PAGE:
Mitchell County Courthouse - District#24
In 1993, the Bakersville Improvement Group [BIG] conceived of a project to preserve the Historic Courthouse (placed on the National Historic Register in 1979) which had been left unoccupied when the new Mitchell County Courthouse was completed. The good intentions of BIG were thwarted however when a devastating flood ravaged much of Bakersville and demanded that priorities be shifted, at least temporarily. Meanwhile, with county coffers limited ordinarily by a limited tax base, the strain of responding to the flood, a tragic fire that killed eight people in the jail attached to the Courthouse, and the continued bleak job opportunities for the people, the “old” Courthouse itself was all but forgotten.
The building fell into general disrepair with severe water damage to the upper floor caused by a much neglected roof. Local merchants and residents of the Town attempted to maintain the grounds, but the interior continued to worsen.
The building was not forgotten by a number of citizens who were convinced that its historic character and potential to serve the people of Mitchell County were valuable assets to the culture and economy. The voices included members of the Mitchell County Historical Society who drew compelling attention to the embarrassing condition of the building and its potential as a renovated facility. Fortunately, the County Commissioners heard these voices and responded by appointing a committee to study the situation and condition of the building and to develop a set of recommendations that would determine its future.
Over the 4 years, three committees have been appointed by the County Commissioners to address the issues surrounding the Historic Courthouse. Each has provided unique and significant contributions to the ultimate goal of going beyond just preserving the building to making it place rich with activities and programs that will provide noteworthy returns on the restoration investments. For example, the first committee completed an environmental scan which cataloged the conditions of the building, determined how other communities have elected to use buildings of a similar nature, and recommended a number of specific educational and programmatic uses for the building that are reflected in the present goals of the Foundation. As a result of the second committee’s efforts and generous support from the Mitchell County Historical Society, the County Commissioners, the Town of Bakersville, and other residents of the County, a new roof now protects the building from further deterioration and the exterior of the building has been stabilized and painted. The third committee began by conducting a series of town meetings throughout the County seeking input and suggestions as to what the people wanted the Historic Courthouse to be, become, and serve. The accumulated conversations guided the Committee’s deliberations and resulted in outcomes which included retaining an architect to complete preliminary drawings, a celebration of the Centennial of the Historic Courthouse, and a list of recommendations one of which was leasing the building for 99 years to the Mitchell County Historic Courthouse Foundation for educational, cultural, and economic development purposes.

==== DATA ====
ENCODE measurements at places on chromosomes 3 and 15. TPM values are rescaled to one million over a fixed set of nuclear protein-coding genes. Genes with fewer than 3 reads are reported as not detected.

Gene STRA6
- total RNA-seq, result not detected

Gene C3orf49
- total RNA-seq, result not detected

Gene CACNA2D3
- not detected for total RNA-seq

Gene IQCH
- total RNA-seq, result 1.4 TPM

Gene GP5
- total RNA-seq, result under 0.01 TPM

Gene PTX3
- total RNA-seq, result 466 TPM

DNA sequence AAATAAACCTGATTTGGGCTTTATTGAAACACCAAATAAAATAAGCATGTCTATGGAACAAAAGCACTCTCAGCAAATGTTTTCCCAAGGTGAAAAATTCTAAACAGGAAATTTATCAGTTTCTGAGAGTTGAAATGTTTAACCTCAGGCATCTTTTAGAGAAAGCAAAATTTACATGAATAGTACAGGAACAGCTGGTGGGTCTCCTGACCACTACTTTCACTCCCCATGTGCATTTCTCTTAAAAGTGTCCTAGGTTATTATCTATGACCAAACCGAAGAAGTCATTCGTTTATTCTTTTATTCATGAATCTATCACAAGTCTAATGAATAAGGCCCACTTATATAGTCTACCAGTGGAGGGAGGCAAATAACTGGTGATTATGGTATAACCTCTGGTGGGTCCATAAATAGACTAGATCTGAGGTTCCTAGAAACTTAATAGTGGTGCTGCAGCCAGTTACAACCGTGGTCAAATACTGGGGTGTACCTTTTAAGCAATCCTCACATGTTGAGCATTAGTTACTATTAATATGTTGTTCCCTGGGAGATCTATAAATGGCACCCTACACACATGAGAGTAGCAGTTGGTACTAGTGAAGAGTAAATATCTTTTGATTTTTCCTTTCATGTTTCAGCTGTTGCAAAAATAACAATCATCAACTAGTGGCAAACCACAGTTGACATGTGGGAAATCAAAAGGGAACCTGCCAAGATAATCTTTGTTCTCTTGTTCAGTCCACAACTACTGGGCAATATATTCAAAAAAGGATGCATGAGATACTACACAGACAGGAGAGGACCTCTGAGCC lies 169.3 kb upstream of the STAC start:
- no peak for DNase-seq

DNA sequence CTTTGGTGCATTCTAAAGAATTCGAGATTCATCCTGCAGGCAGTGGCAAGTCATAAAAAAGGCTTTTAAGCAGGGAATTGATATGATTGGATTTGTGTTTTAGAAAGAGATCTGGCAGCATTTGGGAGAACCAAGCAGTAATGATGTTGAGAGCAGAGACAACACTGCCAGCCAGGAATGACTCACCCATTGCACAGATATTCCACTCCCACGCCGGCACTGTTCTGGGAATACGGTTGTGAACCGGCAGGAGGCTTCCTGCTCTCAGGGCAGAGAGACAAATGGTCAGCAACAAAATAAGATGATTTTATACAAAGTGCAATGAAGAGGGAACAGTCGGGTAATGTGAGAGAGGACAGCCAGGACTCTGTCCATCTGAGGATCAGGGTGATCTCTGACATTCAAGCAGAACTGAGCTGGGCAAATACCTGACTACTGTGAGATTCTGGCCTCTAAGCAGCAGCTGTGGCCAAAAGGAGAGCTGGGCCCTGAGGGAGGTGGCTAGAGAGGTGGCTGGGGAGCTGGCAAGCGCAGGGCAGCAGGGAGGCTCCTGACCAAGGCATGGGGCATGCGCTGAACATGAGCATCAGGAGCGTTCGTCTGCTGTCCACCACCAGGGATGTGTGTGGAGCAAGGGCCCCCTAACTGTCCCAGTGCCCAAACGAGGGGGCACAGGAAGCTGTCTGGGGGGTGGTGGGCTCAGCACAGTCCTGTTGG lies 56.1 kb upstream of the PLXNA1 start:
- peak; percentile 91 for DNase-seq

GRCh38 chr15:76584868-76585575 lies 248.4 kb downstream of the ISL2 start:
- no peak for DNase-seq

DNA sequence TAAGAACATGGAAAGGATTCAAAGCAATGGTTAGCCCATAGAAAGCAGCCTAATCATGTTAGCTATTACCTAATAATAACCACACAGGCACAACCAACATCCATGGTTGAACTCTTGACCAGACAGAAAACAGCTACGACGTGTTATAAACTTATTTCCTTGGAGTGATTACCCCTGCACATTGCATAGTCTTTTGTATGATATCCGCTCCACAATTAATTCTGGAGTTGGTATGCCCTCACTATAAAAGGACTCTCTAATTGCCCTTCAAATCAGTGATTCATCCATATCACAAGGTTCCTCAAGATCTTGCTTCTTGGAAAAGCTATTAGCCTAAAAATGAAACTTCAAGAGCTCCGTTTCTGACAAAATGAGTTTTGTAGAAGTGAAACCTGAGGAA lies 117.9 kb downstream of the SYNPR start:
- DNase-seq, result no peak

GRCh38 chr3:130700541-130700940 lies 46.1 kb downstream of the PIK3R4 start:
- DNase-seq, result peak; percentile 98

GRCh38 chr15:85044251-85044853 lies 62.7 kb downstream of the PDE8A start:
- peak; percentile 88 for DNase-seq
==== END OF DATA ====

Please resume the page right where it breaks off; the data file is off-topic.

The Foundation was formed by members of the third Historic Courthouse Committee drawing in other representatives from government, human service, education, and civic organizations in the County.
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